Fewer opted out of state English standardized tests this year

Paul Padalino. (Photo: Dan Barton)

Paul Padalino. (Photo: Dan Barton)

This week, the Kingston City School District, like public school districts across New York, administered state assessment tests in math for students in grades 3-8. It’s the second straight week of the controversial standardized tests, which, like last year’s, saw a significant number of students opted out of them by their parents.

The numbers are framed differently depending upon which side of the argument one sits. For opponents of the testing, the focus is on the students whose parents refused the tests. But for school officials like Superintendent Paul Padalino, the participation rate is the key. And the participation rate, at least in last week’s English Language Arts (ELA) assessments has risen from last year.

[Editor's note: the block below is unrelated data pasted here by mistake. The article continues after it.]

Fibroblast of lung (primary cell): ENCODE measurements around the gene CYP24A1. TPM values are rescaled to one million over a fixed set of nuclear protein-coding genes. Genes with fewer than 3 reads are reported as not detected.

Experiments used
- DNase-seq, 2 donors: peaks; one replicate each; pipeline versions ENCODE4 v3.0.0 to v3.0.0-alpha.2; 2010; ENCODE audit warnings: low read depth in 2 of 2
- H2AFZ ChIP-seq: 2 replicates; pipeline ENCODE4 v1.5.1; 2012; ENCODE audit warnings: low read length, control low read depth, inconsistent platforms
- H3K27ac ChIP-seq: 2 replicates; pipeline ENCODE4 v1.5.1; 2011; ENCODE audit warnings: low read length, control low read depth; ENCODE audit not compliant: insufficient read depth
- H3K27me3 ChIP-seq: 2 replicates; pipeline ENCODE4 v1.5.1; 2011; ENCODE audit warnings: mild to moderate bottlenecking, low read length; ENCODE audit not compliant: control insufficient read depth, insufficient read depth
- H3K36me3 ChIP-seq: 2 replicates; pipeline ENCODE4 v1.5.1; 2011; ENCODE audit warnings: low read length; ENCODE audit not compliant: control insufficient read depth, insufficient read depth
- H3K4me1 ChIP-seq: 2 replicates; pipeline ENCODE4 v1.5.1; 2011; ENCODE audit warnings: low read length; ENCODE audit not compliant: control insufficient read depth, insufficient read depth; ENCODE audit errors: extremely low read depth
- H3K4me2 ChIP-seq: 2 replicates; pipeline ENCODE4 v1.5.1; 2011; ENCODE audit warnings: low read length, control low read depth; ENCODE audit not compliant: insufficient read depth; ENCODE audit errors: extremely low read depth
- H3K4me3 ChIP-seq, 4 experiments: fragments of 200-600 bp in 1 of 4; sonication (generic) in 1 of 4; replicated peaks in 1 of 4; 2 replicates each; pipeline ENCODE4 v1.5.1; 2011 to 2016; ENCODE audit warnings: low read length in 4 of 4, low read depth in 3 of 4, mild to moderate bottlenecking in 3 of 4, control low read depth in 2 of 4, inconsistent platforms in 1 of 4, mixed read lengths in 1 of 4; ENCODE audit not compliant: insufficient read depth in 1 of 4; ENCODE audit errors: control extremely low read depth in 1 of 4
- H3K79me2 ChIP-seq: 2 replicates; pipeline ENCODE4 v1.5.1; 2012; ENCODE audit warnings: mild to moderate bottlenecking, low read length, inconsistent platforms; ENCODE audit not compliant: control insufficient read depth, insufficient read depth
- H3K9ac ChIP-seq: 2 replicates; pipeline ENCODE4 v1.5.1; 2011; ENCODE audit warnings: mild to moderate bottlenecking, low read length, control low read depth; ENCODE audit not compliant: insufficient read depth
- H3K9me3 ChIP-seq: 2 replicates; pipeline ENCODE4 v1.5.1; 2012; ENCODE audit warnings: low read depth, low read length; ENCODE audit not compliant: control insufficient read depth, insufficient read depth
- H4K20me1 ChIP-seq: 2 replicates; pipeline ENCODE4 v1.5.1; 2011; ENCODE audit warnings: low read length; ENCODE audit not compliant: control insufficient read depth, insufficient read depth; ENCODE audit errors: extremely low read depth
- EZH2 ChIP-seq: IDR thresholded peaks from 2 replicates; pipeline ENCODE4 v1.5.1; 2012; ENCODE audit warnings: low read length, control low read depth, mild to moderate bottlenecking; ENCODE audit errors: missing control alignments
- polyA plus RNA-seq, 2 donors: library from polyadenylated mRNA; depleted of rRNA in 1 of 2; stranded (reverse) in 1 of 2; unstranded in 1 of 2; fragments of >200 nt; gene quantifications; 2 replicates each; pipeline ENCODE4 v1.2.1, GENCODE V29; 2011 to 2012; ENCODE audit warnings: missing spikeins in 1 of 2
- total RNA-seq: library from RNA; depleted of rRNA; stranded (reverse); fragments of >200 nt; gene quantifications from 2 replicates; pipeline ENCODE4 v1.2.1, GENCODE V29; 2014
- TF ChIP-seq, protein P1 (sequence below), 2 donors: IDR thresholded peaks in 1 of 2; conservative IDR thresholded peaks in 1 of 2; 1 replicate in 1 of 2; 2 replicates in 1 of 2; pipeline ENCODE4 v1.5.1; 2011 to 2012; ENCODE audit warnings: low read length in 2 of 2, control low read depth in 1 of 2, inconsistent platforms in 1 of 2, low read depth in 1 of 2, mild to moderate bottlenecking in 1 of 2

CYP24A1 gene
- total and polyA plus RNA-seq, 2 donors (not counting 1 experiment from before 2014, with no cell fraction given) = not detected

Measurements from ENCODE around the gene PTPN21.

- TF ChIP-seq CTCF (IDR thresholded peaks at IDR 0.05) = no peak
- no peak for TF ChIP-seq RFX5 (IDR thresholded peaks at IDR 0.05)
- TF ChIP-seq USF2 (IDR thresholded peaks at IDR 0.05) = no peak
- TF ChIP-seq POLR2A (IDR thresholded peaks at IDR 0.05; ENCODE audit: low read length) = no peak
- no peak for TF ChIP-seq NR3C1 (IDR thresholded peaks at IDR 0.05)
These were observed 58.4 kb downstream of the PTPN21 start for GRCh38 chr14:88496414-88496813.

“Last week with the ELA we had a 66 percent participation rate,” Padalino said on Tuesday, adding that it was too soon to know where the numbers would fall during this week’s math tests. Padalino acknowledged that in prior years, the district saw an increase of between 3-5 percent of students opting out of the second week of assessments.


Padalino added that the refusal numbers were higher in grades 6-8, with a percentage somewhere in the 40s opting out.

“The majority of our participation issues as far as test refusal is in our middle schools,” he said. “It’s really being driven at that higher level, and we’re not sure why that is.”